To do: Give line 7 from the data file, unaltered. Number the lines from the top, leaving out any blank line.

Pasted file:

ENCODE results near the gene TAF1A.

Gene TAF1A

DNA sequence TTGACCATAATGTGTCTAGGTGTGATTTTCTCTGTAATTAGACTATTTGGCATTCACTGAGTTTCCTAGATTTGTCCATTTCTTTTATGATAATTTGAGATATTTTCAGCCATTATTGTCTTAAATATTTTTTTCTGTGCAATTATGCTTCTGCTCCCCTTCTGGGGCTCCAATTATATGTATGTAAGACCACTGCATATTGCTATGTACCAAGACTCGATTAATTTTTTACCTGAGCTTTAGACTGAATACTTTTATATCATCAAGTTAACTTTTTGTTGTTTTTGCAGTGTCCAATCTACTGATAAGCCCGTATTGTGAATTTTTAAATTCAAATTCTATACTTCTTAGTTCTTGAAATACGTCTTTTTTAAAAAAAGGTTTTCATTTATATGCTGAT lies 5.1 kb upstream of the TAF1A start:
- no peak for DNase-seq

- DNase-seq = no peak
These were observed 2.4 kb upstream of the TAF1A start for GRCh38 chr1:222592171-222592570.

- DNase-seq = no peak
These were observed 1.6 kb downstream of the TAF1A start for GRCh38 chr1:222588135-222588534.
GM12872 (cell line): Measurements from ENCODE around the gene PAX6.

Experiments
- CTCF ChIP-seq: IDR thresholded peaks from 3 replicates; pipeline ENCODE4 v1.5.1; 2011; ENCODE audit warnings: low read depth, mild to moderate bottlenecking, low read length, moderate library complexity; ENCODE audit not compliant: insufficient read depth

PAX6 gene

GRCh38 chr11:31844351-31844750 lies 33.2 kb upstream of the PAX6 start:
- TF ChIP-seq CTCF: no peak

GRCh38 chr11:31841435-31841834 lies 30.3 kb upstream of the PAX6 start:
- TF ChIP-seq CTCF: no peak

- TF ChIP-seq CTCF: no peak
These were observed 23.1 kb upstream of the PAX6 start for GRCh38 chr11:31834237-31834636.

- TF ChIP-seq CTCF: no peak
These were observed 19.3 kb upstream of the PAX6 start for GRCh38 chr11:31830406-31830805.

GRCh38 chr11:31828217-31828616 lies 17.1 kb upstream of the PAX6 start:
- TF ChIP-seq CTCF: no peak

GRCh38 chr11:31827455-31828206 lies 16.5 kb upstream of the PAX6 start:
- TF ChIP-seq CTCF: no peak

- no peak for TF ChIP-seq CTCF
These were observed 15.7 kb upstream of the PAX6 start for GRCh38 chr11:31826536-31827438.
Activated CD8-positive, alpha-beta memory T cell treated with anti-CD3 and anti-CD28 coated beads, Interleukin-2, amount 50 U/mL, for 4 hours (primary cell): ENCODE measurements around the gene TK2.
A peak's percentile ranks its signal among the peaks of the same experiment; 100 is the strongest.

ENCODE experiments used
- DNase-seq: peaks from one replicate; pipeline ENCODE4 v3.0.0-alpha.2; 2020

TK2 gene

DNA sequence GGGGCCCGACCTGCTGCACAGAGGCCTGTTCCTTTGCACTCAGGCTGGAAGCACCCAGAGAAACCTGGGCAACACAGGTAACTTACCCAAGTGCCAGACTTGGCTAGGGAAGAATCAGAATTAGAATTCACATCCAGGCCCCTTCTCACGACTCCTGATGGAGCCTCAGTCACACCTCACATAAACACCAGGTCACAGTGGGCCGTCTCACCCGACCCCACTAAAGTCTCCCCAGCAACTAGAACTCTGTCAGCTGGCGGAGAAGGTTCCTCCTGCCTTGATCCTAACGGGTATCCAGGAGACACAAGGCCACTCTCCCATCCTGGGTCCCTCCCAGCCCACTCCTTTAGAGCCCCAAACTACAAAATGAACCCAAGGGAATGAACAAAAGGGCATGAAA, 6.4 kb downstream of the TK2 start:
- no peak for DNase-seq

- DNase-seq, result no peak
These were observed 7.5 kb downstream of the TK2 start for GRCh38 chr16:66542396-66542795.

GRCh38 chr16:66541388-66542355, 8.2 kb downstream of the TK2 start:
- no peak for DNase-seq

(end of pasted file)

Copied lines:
- DNase-seq = no peak